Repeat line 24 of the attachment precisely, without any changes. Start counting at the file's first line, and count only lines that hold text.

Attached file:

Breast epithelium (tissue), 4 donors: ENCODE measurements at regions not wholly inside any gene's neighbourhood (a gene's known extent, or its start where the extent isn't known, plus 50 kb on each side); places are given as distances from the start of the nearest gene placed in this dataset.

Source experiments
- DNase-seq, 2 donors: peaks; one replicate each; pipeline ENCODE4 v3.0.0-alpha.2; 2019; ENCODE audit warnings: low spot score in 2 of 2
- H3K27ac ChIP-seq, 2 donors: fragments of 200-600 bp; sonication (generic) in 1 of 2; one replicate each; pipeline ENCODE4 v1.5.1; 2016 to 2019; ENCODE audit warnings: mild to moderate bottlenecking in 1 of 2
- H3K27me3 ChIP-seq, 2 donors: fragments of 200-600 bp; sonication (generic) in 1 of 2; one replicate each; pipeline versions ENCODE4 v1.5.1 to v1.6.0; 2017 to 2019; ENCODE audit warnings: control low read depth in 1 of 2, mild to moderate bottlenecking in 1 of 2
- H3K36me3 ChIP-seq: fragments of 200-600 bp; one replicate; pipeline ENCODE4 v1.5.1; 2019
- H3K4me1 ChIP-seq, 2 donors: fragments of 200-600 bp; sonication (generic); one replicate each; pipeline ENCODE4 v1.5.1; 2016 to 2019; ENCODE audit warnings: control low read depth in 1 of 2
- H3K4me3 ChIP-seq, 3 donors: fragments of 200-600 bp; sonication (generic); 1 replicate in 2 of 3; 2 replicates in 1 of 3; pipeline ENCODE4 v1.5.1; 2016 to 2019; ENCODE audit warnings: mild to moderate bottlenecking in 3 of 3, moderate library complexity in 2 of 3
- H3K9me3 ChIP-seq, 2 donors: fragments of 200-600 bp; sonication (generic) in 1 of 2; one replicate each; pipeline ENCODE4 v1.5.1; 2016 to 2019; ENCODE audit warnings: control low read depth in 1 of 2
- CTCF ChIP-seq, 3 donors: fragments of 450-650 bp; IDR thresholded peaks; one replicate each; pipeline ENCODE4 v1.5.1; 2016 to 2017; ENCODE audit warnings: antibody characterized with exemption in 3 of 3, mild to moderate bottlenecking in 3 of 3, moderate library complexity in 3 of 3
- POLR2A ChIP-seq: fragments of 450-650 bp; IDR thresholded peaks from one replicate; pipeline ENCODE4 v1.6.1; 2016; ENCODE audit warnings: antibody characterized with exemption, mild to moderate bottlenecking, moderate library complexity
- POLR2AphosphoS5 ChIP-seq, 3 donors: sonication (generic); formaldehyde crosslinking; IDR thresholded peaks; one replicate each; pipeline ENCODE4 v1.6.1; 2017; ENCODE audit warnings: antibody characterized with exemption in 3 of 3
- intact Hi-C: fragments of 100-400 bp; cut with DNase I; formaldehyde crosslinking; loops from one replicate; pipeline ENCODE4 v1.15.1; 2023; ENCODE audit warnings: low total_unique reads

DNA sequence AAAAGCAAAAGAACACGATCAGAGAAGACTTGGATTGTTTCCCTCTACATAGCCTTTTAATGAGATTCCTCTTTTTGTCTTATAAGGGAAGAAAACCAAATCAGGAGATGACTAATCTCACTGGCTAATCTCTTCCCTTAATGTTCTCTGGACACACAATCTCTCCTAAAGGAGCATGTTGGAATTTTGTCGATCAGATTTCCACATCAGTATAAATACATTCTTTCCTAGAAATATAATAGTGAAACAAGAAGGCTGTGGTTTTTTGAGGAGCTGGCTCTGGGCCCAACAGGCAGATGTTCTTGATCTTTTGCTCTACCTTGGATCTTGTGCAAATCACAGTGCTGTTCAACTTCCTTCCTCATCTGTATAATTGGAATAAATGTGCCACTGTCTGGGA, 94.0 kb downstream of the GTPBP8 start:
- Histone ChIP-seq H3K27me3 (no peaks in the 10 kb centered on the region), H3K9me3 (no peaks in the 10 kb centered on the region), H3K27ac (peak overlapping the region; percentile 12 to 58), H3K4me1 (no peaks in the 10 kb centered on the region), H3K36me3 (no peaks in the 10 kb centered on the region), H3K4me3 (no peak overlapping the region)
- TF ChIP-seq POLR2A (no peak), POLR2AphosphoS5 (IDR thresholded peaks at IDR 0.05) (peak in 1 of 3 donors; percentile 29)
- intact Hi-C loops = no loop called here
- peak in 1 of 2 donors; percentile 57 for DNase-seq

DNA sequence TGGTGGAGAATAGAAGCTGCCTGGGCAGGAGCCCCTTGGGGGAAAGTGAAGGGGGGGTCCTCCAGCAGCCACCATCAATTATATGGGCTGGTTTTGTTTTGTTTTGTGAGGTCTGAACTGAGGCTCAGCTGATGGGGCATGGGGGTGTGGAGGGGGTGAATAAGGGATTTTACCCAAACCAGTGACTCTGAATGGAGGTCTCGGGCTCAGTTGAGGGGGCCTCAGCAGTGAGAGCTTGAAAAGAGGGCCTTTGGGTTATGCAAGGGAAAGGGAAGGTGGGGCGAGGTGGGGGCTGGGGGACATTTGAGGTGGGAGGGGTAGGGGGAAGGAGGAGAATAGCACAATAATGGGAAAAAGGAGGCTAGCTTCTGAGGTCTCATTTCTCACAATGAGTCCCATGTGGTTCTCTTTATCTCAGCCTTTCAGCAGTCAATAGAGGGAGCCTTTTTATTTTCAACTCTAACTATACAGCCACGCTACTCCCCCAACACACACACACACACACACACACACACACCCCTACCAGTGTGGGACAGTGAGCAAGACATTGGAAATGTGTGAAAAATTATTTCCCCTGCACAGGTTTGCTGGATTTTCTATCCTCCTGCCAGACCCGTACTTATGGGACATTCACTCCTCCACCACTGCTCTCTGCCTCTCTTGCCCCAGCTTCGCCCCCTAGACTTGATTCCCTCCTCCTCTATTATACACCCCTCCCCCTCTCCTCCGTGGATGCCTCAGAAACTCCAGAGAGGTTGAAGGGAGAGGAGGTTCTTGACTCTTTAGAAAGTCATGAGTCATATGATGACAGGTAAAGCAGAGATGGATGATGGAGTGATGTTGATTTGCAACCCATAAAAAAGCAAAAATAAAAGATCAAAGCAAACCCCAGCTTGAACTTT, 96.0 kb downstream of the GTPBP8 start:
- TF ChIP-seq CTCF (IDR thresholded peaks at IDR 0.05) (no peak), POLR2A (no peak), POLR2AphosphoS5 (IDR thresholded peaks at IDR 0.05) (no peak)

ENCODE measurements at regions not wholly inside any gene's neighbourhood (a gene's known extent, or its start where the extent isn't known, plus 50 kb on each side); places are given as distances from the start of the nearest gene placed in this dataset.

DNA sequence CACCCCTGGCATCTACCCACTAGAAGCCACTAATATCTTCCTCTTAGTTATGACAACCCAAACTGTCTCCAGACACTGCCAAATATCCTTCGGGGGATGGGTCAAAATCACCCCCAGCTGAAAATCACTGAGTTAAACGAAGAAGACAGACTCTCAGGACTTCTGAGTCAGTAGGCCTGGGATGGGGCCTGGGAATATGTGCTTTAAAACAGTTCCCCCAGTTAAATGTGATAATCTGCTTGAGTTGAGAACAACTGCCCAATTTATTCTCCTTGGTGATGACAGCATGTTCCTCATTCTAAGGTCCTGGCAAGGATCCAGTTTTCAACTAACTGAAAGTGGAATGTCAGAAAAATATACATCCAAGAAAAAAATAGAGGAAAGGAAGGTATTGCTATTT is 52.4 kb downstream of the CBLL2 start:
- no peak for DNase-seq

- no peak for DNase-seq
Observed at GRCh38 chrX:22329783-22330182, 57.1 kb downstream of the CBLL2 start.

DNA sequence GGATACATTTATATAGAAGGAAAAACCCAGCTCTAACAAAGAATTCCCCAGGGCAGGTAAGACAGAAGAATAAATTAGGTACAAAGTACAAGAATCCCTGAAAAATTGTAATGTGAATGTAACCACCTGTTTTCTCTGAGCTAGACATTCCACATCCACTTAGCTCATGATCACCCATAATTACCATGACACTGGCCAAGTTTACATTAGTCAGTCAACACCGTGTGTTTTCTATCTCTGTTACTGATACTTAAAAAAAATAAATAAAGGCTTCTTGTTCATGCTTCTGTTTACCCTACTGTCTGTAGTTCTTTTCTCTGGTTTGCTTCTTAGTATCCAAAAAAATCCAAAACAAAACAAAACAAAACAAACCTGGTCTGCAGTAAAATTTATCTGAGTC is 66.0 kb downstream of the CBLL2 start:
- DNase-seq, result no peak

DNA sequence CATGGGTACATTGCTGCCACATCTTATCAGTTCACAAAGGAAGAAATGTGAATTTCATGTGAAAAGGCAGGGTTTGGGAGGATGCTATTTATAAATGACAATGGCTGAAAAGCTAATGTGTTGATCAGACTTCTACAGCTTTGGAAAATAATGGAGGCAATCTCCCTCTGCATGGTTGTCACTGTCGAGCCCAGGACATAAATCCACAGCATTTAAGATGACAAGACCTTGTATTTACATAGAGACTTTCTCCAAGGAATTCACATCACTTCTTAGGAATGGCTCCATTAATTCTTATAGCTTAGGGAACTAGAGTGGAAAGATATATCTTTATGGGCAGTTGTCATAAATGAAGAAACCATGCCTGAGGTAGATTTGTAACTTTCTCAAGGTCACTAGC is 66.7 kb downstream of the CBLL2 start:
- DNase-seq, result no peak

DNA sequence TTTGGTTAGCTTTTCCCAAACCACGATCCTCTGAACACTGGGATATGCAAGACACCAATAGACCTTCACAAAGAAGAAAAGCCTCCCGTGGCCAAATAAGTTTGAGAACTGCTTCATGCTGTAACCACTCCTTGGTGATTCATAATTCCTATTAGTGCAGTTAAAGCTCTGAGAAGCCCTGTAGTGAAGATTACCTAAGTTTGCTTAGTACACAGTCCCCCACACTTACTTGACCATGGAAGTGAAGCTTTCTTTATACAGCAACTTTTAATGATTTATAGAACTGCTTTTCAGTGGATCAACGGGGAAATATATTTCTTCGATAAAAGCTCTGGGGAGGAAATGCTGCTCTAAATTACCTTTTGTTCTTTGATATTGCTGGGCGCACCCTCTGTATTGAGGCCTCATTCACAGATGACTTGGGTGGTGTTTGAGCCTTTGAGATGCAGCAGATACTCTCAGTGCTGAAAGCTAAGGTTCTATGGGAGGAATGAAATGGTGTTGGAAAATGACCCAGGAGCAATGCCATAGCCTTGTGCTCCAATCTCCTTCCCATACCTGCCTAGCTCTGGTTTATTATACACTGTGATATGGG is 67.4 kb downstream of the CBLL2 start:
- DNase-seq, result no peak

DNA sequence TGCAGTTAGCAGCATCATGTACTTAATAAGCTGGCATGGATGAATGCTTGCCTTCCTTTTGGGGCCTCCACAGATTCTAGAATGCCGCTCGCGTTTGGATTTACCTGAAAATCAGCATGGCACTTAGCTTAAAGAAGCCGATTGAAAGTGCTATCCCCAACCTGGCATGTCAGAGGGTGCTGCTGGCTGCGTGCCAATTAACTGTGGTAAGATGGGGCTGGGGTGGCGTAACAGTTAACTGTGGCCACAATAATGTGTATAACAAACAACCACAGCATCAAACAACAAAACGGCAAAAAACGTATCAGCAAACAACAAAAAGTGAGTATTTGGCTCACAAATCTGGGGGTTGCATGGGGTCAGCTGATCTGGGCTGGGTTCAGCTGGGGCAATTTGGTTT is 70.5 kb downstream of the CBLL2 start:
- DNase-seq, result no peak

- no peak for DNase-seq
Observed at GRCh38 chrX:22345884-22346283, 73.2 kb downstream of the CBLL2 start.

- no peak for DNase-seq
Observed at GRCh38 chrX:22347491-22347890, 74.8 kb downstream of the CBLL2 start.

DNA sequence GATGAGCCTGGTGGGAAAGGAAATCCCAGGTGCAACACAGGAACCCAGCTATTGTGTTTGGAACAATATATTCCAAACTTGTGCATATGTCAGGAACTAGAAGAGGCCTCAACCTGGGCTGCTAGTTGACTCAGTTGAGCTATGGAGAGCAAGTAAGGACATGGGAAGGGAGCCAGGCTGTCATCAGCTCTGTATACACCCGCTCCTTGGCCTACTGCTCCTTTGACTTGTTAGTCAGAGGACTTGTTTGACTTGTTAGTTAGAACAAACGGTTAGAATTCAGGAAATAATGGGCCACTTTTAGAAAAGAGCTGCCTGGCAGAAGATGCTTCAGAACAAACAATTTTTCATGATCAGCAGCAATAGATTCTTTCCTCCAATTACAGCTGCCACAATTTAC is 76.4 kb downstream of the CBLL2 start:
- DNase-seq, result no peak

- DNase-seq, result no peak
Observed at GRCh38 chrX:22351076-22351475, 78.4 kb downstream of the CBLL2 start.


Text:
- no peak for DNase-seq